There are numerous outward signs of stress and worry. Keep an eye out for signs of stress such as the ones listed inside, to avoid mental health issues and check out these tips by doctors to prevent stress or deal with it
‘Stress,’ the word as we use it today, was coined by Dr Hans Selye, a Canadian physician who was nominated for a Nobel Prize for his work. Needless to say, stress is an important factor in our daily life but while acute stress, once in a while, is desirable, chronic stress is not.
The Stress Reaction or the Fight or Flight response was designed by nature to protect us from predators when mankind first walked the face of the earth. Over time, we have lost control of this system and have forgotten the switch-off button, leading to a state of chronic stress, which is no more triggered by the sight of a sabretooth tiger but by movements in the stock market, traffic jams, increments, promotions and thoughts about ageing.
This has resulted in deleterious effects in our bodies, as a result of being marinated for days and months together, with stress hormones – epinephrine and cortisol.
Stress symptoms and warning signs:
In an interview with HT Lifestyle, Dr Samir Dwivedi, Medical Director at India – International SOS, shared, “Stress reaction has been implicated in many pathologies, right from backaches, loss of memory, heart attacks, gastric ulcers, panic attacks and reproductive issues. Stress affects almost every part of our body. Hence, the importance of distressing ourselves in our daily lives. It is not the stressor but how we react to stress, which is the problem.”
Dr Vasant Mundra, Consultant Psychiatrist at PD Hinduja Hospital and MRC in Mumbai, highlighted, “Stress is a technical word for doctors. We don’t refer to exams as a stress. Technically, stress is the body’s response to a noxious stimulus. Meaning the response physiologically and psychologically that we produce to an event will be labeled as stress depending on whether we see the event as a threat, or we don’t see the event. So, in actual fact, it is not events but the perception of that person which decides whether it is a stress or not.”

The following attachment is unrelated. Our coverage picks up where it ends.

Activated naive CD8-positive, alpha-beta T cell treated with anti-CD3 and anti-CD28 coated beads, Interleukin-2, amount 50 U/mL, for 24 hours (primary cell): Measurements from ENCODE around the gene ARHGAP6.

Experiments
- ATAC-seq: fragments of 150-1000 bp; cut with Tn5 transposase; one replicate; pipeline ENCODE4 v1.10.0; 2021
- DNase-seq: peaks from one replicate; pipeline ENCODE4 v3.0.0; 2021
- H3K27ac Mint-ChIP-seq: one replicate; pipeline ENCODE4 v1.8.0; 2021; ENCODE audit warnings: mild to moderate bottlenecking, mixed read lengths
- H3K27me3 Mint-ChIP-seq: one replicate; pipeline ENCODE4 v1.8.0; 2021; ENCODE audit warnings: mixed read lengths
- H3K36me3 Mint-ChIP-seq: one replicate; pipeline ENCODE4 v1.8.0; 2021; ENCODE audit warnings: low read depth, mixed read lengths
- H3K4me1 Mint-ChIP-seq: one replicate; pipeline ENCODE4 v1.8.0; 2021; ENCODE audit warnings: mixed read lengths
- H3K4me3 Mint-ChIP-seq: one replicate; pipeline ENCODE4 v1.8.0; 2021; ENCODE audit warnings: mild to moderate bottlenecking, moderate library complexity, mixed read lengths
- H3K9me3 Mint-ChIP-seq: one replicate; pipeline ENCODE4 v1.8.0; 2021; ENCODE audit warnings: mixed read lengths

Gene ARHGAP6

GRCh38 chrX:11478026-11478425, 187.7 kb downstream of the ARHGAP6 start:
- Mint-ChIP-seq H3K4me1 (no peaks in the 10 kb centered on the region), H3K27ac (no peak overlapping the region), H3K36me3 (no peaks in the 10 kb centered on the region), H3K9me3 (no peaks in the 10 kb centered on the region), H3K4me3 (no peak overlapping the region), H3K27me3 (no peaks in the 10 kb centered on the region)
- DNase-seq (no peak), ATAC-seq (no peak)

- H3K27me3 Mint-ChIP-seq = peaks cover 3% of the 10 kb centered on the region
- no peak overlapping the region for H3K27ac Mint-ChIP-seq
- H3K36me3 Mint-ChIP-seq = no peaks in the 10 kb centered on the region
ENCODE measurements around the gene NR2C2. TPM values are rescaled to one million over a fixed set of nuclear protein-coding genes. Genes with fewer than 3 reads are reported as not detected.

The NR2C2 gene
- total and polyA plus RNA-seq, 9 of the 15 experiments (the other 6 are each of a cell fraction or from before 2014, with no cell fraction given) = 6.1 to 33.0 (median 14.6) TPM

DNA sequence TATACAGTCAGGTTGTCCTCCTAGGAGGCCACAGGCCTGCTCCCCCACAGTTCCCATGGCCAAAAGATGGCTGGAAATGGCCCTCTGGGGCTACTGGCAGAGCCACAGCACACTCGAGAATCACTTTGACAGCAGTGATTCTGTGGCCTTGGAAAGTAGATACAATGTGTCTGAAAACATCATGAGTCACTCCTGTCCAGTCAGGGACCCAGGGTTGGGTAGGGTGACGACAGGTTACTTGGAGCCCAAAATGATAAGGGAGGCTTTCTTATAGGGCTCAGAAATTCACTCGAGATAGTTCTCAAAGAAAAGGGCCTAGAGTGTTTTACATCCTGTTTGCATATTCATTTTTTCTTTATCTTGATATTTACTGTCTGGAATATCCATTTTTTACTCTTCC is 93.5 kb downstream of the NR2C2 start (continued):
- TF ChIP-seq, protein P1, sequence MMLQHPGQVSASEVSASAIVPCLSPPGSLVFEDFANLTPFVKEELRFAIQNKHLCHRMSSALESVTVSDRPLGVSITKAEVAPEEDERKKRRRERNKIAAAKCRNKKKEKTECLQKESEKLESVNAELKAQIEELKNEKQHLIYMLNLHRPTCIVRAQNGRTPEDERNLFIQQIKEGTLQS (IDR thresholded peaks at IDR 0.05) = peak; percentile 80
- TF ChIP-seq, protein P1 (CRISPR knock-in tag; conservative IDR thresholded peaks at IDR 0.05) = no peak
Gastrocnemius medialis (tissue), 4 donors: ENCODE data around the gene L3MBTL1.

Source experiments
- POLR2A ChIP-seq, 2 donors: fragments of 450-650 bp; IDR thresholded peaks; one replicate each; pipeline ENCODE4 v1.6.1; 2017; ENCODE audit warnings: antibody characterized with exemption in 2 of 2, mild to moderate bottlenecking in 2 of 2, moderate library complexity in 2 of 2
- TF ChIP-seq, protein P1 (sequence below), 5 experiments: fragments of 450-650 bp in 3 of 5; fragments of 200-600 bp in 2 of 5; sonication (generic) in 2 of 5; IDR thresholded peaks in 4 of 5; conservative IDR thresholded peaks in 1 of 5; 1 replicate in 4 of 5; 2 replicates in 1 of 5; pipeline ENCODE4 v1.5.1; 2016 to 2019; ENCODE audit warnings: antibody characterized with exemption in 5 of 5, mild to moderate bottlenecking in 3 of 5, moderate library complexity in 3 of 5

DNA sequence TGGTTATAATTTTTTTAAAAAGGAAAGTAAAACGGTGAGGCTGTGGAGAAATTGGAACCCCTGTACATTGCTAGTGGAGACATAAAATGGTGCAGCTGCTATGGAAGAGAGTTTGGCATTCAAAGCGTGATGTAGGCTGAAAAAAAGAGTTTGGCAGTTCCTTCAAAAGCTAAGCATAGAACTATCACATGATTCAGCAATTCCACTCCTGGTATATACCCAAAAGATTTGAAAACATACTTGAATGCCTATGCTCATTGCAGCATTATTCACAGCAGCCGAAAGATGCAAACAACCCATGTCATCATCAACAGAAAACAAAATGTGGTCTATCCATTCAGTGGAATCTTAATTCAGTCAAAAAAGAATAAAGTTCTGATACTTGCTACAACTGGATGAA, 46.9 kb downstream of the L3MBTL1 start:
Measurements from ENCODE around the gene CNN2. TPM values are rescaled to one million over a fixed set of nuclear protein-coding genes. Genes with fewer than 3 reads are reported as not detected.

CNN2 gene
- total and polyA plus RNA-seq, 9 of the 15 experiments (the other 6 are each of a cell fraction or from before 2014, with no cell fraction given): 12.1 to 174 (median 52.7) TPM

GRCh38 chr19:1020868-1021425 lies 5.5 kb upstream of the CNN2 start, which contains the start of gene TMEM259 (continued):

He added, “Just imagine two employees who are sitting in the office and the boss comes and gives both of them a firing and he makes remarks about their ability to work, their timing, their behavior, etc. and goes. One feels insulted, demeaned, hurt, feels helpless, feels like resigning, feels angry but the other one feels that the boss seems to have some problem today. His wife must have shouted at him and he’s shouting at us. So the perception of the event decides what my response will be. Those of us who respond to any event as a threat, we produce the threat response to the autonomic nervous system. That is, our brain automatically gives signals whether it is to produce more acid or to make the heartbeat fast or the breathing will start heavily as well as for our hands and legs to be tight, ready for action fight or flight phenomenon.”
Dr Vasant Mundra revealed, “Chronically, persistently when this happens, it leads to what are called stress induced disorders for example, hypertension or diabetes or simple day to day things like hyperacidity. Acutely when it happens, for the event immediately one can produce physiological changes, like palpitation, breathlessness, tremor, giddiness, feeling as if one is choking, one is dying, and what we call losing panic attacks. Therefore, stress itself is very much to be understood physiologically as the body’s response to a threatening stimulus and the threatening stimulus depends on whether the person perceives something as a threat. Looking around as we see, so many students before the exams get upset, frightened and anxious and they’re still a small bunch in the class who don’t even know which day the exam is. Our perceptions are based on our personality, the upbringing that we have received, our genetics. Often, anxiety runs in families where more families who have perceiving threat for trivial events will find that the children too look upon events as a threat. For doctors, it’s extremely important to be able to see this because chronically, it is very, very important to be able to prevent what is called Lifestyle Disorders.”